11 December 2023
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The G20 leaders, including Prime Minister Narendra Modi, have agreed that the WHO would be strengthened to fast-track the process for emergency use authorisation for COVID-19 vaccines, India’s G20 Sherpa Piyush Goyal said on Sunday.

Briefing the media, Goyal said the Leaders adopted the ‘Rome Declaration’ at the G20 Summit and the communiqué gives a very strong message under the health section with the countries agreeing that the COVID-19 immunization is a global public good.

It was decided that the recognition of COVID vaccines which are deemed to be safe and efficacious by the World Health Organisation (WHO) will be mutually accepted subject to national and privacy laws that the countries may have, Goyal said.

“The theme of the G20 summit was people planet and prosperity. Truly, within this overarching theme, this G20 has delivered a strong message of recovery from the pandemic, recovery in terms of the economy and across different sectors like health employment education tourism and most significant climate action,” Goyal said as per ANI.

“But more importantly it has been agreed that everybody will help to optimize the processes and procedures of the WHO for vaccine approval and emergency use authorisation, and the WHO will be strengthened so that it can do the recognition of vaccines faster,” he said.

Prime Minister Modi had told G20 leaders on Saturday that India is ready to produce over 5 billion COVID vaccine doses by the end of next year to help the world in the fight against the pandemic.

He had asserted that it was necessary that the WHO approves Indian vaccines at the earliest.

A technical advisory group of the UN health agency will meet on November 3 to conduct a final “risk-benefit assessment” for Emergency Use Listing of Covaxin. Bharat Biotech’s Covaxin and AstraZeneca and Oxford University’s Covishield are the two widely used vaccines in India.

Goyal said Prime Minister Modi’s mantra of sustainable lifestyles was reflected in the G20 declaration on sustainable consumption and responsible production patterns.

According to NDTV, Goyal said India has asked developed nations that have “enjoyed the fruits of energy” to reach net zero faster so that emerging economies use some “carbon space” to drive growth. ‘Net zero emissions’ refers to achieving an overall balance between greenhouse gas emissions produced and greenhouse gas emissions taken out of the atmosphere.

“Developed nations have enjoyed the fruits of energy and they will need to go for net zero faster, so that developing nations have some carbon space. For now there is no adequate technology to absorb large amount of clean energy into grids. There is a need to look at more technology and innovation before we can identify the year (for achieving net zero),” Goyal said.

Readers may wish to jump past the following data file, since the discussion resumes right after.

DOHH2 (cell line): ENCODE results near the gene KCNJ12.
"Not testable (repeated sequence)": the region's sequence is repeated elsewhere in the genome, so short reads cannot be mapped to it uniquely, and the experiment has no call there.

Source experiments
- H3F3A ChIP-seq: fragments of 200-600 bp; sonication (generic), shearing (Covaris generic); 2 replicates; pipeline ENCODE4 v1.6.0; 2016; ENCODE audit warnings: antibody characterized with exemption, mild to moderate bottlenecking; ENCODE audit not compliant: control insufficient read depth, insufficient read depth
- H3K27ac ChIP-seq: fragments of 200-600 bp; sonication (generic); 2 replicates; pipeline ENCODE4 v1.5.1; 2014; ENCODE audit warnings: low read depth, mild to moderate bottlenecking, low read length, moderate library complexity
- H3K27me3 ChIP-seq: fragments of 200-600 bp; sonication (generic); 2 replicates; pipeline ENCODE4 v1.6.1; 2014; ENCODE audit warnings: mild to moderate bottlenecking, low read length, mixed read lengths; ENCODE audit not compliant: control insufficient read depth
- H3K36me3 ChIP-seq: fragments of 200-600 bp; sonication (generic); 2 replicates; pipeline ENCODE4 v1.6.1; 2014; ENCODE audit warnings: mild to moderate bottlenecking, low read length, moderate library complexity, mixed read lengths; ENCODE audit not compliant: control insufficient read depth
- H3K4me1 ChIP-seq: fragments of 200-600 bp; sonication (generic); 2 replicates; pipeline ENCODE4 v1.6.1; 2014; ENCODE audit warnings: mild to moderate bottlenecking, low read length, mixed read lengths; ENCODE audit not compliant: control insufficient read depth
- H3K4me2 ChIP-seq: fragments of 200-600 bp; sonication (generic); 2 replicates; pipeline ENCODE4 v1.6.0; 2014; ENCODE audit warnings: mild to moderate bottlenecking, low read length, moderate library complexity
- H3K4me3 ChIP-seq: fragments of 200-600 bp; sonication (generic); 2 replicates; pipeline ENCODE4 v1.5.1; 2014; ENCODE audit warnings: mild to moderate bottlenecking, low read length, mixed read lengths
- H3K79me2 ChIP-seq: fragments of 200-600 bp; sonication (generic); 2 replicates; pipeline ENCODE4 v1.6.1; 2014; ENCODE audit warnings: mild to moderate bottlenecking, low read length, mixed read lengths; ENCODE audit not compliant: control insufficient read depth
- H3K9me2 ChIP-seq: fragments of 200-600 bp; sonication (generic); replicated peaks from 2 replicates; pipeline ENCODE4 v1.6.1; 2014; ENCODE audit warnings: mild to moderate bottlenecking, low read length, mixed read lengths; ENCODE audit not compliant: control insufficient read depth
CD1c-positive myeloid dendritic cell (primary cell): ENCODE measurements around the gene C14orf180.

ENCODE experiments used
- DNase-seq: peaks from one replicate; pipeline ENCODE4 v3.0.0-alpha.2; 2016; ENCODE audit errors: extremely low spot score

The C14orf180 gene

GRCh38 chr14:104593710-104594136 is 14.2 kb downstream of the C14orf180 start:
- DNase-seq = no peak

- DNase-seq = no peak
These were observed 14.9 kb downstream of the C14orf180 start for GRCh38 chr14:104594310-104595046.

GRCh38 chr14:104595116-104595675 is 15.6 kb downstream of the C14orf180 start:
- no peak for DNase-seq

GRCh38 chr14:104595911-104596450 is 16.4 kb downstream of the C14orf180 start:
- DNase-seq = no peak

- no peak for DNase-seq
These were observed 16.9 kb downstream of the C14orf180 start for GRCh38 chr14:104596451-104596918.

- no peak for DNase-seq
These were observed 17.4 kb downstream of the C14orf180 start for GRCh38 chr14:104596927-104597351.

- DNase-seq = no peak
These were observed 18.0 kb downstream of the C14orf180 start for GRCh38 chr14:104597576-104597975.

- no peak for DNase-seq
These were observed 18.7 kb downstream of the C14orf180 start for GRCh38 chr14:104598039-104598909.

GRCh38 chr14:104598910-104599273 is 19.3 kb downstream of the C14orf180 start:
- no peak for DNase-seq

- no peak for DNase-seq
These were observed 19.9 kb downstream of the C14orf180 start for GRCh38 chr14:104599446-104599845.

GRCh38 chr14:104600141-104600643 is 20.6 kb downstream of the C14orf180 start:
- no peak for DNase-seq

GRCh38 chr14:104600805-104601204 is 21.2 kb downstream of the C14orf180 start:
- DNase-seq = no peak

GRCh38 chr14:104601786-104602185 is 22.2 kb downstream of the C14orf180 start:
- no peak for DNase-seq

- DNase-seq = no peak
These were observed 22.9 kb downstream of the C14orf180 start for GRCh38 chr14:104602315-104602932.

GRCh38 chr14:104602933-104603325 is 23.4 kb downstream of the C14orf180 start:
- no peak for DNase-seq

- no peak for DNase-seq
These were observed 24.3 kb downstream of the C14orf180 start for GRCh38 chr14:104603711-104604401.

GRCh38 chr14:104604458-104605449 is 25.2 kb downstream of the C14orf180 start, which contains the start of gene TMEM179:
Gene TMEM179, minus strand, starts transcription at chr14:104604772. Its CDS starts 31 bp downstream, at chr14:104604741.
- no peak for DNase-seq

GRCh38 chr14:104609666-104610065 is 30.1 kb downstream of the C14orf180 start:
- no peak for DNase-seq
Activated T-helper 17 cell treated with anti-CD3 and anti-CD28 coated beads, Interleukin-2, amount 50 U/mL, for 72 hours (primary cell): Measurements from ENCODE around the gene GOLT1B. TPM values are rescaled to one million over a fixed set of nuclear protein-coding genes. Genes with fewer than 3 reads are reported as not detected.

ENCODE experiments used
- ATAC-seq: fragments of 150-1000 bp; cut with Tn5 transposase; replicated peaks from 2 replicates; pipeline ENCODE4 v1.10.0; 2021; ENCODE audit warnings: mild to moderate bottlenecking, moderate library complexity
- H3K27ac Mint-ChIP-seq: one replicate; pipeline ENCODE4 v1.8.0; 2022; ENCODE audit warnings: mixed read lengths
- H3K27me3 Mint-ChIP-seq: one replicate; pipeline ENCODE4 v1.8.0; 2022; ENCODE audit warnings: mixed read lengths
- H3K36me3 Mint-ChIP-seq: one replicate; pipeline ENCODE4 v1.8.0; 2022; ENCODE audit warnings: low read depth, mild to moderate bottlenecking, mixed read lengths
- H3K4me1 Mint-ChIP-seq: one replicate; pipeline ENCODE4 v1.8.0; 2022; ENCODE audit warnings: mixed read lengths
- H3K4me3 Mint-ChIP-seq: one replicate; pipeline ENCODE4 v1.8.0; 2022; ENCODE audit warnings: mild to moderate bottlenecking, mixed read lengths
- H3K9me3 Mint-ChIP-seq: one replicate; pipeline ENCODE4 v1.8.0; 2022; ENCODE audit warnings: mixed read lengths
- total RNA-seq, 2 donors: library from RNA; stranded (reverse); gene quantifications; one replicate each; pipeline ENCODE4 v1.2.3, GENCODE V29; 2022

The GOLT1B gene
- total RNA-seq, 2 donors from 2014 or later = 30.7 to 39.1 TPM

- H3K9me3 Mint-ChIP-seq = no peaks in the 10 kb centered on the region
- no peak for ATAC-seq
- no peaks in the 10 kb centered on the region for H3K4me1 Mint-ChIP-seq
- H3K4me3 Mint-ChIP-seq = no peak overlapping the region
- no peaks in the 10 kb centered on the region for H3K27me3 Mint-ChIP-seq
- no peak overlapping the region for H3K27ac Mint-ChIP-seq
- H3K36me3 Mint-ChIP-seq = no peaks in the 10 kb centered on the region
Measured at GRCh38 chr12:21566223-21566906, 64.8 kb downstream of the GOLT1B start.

Livelihoods of small, marginal farmers were among focus areas of India’s discussions at the G20 Summit in Rome, Goyal said.

Negotiators for the Group of 20 worked through the night and talks continued Sunday morning in hopes of reaching consensus for a final statement. The Group of 20 leaders also agreed to end public financing for coal-fired power generation abroad, but set no target for phasing out coal domestically — a clear nod to top carbon polluters China and India. On agriculture, the leaders have agreed that livelihoods for small and marginal farmers were the focus of our discussions, the minister said.

“Everybody has agreed that improving their livelihoods is an important global effort that we’ll have to put in,” he said. Goyal said that energy and climate was clearly the centre stage of discussion during G20 Summit.

“Energy and climate was clearly the centre stage of our discussion. India and many other developing countries pushed for safeguarding the interest of the developing world. We are also joined by developed countries to increase the ambition from current levels of commitment,” he said.

The G20 is a leading global forum that brings together the world’s major economies. Its members account for more than 80 percent of the global GDP, 75 percent of global trade and 60 percent of the population of the planet.

In August a bombshell “code red” report from the world’s top climate science body warned that Earth’s average temperature will hit the 1.5 degree Celsius threshold around 2030, a decade earlier than projected only three years ago.

With inputs from agencies

Abdul Gh Lone